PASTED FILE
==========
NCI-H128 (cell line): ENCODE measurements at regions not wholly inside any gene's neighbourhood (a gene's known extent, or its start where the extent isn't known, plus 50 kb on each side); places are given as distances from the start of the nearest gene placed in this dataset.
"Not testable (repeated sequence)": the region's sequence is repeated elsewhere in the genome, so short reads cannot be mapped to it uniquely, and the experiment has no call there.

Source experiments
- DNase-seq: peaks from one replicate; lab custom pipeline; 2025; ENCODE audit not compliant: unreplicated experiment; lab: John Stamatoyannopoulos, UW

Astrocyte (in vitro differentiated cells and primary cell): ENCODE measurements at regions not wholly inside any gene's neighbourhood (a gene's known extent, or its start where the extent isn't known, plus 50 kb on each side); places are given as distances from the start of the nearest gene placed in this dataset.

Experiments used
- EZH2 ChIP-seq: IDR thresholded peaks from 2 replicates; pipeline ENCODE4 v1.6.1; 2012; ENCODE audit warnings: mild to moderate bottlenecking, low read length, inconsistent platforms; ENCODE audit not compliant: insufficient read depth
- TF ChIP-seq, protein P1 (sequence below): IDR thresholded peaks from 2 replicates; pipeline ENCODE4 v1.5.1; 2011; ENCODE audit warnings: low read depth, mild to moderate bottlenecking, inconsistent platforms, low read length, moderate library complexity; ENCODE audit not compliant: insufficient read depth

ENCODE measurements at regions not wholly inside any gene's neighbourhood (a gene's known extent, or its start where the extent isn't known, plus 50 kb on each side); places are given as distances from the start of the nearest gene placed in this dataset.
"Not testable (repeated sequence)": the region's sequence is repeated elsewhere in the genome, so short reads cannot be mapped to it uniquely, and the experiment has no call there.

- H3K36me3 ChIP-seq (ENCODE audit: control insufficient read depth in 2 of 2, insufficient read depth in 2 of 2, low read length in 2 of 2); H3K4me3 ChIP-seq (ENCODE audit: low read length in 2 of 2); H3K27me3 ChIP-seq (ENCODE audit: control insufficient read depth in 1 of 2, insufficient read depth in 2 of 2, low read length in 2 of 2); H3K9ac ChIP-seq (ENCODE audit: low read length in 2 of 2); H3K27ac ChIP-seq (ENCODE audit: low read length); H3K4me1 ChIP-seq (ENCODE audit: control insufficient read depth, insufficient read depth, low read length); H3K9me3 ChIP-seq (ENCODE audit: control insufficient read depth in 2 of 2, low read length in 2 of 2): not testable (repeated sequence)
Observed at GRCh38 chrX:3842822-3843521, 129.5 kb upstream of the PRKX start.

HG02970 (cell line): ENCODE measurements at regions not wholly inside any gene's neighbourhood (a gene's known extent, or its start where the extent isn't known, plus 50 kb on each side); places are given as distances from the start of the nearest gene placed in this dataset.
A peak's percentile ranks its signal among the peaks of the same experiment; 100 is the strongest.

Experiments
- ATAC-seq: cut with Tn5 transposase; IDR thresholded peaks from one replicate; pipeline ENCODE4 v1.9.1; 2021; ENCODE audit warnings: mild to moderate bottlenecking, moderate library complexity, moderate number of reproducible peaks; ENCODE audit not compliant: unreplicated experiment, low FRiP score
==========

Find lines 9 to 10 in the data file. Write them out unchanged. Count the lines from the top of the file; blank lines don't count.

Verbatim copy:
ENCODE measurements at regions not wholly inside any gene's neighbourhood (a gene's known extent, or its start where the extent isn't known, plus 50 kb on each side); places are given as distances from the start of the nearest gene placed in this dataset.
"Not testable (repeated sequence)": the region's sequence is repeated elsewhere in the genome, so short reads cannot be mapped to it uniquely, and the experiment has no call there.